By Althea Fernandes

It’s never easy to watch a loved one struggle with mental health issues. It can be especially difficult if you are responsible for providing care in some way. The good news is that there are things you can do to provide support and prevent the situation from getting worse.

Meet your loved one’s needs in the best way you can

Start a conversation. It can be difficult to open up about mental health, but it is important to start the dialogue and express your concerns. This will help you and your loved one understand the situation better and create a plan of action.

Ask questions about what they need from you and be specific and realistic about the ways you can support them. This is a long-term situation. Be prepared for ups and downs

Learn about the illness

It is important to educate yourself on the illness your loved one is facing. The more informed and educated we are about these conditions, the better equipped we are at helping them.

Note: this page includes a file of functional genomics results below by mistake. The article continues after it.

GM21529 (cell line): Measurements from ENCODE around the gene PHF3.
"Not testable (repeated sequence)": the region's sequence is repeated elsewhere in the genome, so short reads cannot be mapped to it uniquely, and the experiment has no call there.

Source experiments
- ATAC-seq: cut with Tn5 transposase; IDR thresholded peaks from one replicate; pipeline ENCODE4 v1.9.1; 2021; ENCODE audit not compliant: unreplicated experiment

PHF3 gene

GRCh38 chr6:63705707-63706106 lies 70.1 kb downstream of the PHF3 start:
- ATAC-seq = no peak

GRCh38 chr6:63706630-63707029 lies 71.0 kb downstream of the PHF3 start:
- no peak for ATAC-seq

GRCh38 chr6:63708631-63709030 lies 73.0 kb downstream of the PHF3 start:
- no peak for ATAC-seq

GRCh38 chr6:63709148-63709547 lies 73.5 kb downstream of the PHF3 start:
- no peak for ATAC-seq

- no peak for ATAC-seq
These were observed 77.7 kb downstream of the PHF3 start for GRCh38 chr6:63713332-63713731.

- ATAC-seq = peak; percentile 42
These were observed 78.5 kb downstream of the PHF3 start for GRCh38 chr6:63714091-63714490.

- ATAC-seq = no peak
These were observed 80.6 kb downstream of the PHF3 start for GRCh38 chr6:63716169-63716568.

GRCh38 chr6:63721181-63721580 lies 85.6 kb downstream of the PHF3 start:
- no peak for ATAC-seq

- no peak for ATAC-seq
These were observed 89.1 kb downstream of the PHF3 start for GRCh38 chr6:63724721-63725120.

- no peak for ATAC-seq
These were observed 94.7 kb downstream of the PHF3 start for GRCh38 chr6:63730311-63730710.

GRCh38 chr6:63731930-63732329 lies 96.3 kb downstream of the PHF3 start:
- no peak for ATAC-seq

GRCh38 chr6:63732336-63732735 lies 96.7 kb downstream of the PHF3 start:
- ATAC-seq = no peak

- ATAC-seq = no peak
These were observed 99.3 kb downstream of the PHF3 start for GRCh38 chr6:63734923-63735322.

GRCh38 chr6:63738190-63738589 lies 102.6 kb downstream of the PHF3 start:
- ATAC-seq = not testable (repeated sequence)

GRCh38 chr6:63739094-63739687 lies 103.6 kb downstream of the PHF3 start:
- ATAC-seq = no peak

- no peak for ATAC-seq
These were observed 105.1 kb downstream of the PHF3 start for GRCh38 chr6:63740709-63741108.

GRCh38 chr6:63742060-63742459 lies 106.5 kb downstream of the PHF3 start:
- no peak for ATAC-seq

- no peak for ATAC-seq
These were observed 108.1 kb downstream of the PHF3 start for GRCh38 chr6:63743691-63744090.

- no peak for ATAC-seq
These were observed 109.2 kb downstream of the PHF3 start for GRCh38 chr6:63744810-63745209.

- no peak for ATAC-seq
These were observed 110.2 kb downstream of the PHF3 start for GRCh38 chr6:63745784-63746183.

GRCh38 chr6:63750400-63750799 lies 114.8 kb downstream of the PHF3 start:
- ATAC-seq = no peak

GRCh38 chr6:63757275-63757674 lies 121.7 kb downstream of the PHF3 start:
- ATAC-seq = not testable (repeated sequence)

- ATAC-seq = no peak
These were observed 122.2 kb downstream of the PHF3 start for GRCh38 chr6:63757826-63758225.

Don’t blame yourself for your loved one’s behaviour

It’s important to remember that you aren’t responsible for your loved one’s behaviour. You can’t control their actions, and you shouldn’t feel guilty if they do something that hurts you or others around them (easier said than done, I know).

Watch for warning signs

It’s also important not to ignore the warning signs of a mental health crisis in your loved one: You may notice them acting strangely or experiencing changes in sleep patterns, and/or they may withdraw from friends, family or hobbies they once enjoyed. If any of these signs are present – and especially if several are showing up at once – that could be an indication of a serious problem on its way.

If this happens, don’t hesitate! Talk to your loved ones and get help by contacting a professional such as a doctor or therapist who specializes in treating people with mental health problems.

Take care of yourself, too

In order to be a good caregiver, you need to take care of yourself. This means getting enough sleep, eating healthy foods, exercising and seeking support from family and friends. Consider joining a support group or talking to a professional yourself.

Consider taking a break. If you’re feeling overwhelmed, it’s okay to take time for yourself. Ask for help during difficult times.